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5 Things To Do This Weekend, From Brass Bands And Beer To Forest Art

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There’s no dearth of fun to be had this Columbus Day long weekend (or Indigenous Peoples’ Day weekend, as it is known in Cambridge). Mark your calendars for street parties, new work from the Boston Ballet, a dose of environmentalist art and a play that reimagines gender and history.


HONK! Festival of Activist Street Bands | Friday, Oct. 6 - Sunday, Oct. 8 | Somerville and Cambridge

Prepare for a brass band takeover at the 12th annual HONK! Festival — Somerville’s greatest invention and its finest export, having inspired dozens of similar shindigs around the globe. The festivities kick off on Friday night with a lantern parade (you can even fashion your own mobile light source and join the march), continue on Saturday with a Davis Square-wide street carnival and culminate on Sunday afternoon in a raucous, rainbow-hued procession down Mass. Ave. (Here's my guide to HONK! all weekend and a look at the festival's activist roots.)

A band playing in Davis Square during the HONK! Festival. (Courtesy Jesse Edsell-Vetter)
A band playing in Davis Square during the HONK! Festival. (Courtesy Jesse Edsell-Vetter)

Oktoberfest | Sunday, Oct. 8 | Harvard Square, Cambridge 

Wouldn’t you know it — the Harvard Square Business Association puts on a truly great party. Now in its 39th year, Harvard Square’s annual Oktoberfest boasts six beer gardens, free music curated by Club Passim and, on the main stage, guest appearances from all the HONK! Bands.


BB@Home Series | Thursday, Oct. 5 and Friday, Oct. 6 | Boston Ballet Black Box Theatre

The dancers in the Boston Ballet are some of the best in the world, and they receive no lack of appreciation for their skills. But for two nights this week, members of the company will get to show off their choreography chops in six mini-premieres of new work. Audiences, in turn, will get a rare glimpse into the imaginations of these ultra-physical artists. (Read more about the program from The ARTery's Lawrence Knox.)

Paulo Arrais in John Neumeier's "Third Symphony of Gustav Mahler." (Courtesy Rosalie O'Connor/Boston Ballet)
Paulo Arrais in John Neumeier's "Third Symphony of Gustav Mahler." (Courtesy Rosalie O'Connor/Boston Ballet)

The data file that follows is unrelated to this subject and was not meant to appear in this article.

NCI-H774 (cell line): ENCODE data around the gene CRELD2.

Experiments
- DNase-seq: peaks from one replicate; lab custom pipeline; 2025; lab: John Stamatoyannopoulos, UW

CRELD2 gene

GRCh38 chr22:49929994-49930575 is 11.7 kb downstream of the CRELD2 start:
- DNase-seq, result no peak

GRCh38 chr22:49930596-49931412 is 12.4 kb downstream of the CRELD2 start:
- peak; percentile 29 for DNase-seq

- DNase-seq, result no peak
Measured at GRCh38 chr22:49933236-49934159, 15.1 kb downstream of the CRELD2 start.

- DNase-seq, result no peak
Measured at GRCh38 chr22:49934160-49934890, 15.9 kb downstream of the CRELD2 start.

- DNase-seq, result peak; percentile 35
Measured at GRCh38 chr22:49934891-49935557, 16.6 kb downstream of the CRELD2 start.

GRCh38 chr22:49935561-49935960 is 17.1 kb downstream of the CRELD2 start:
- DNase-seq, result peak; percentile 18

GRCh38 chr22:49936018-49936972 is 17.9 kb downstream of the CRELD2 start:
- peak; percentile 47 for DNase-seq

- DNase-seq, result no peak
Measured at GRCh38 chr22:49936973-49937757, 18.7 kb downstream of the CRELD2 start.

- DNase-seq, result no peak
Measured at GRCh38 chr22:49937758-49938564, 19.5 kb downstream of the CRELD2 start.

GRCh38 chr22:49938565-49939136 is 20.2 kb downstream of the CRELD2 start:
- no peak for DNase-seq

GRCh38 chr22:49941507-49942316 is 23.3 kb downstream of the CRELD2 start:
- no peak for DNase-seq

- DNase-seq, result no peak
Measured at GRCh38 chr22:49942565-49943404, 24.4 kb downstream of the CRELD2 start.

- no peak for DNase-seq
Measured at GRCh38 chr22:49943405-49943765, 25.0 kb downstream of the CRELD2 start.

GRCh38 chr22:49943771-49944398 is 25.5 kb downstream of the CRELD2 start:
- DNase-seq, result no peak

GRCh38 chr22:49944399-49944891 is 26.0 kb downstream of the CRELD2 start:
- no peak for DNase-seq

Hemlock Hospice | Saturday, Oct. 7 - Nov. 18, 2018 | Harvard Forest, Petersham

Did you know that the Eastern hemlock is slowly being munched into extinction by a tiny insect called the hemlock woolly adelgid? Well I didn’t either, but Harvard Forest artist-in-residence David Buckley Borden has made it his mission to make art and conversation on this topic. His installation at the Harvard Forest invites visitors to contemplate the beauty of our native forests — and at the same time confront the forces that threaten them.

The "Exchange Tree" -- created by David Buckley Borden, Dr. Aaron Ellison, Salvador Jimenez-Flores and Salua Rivero -- is one of the 12 Hemlock Hospice installations. (Courtesy Harvard Forest)
The "Exchange Tree" -- created by David Buckley Borden, Dr. Aaron Ellison, Salvador Jimenez-Flores and Salua Rivero -- is one of the 12 Hemlock Hospice installations. (Courtesy Harvard Forest)

'Men On Boats' | Ends Saturday, Oct. 7 | Calderwood Pavilion in Boston's South End

“Men On Boats” tells the story of explorer John Wesley Powell’s semi-disastrous quest to chart the Colorado River in 1869 — with a cast made up entirely of woman, genderqueer and transgender actors. The play, which aims a gentle ribbing at the whole concept of manifest destiny, is at once hilarious and profound. (Read more about the creation of the play.)

Robin JaVonne Smith, Bridgette Hayes and Veronika Duerr in SpeakEasy's production "Men on Boats." (Courtesy Nile Hawver/Nile Scott Shots)
Robin JaVonne Smith, Bridgette Hayes and Veronika Duerr in SpeakEasy's production "Men on Boats." (Courtesy Nile Hawver/Nile Scott Shots)

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Amelia Mason Twitter Arts And Culture Reporter
Amelia Mason is an arts and culture reporter and critic for The ARTery, WBUR's arts and culture team. She covers everything from fine art to television to the inner workings of the Boston music scene.

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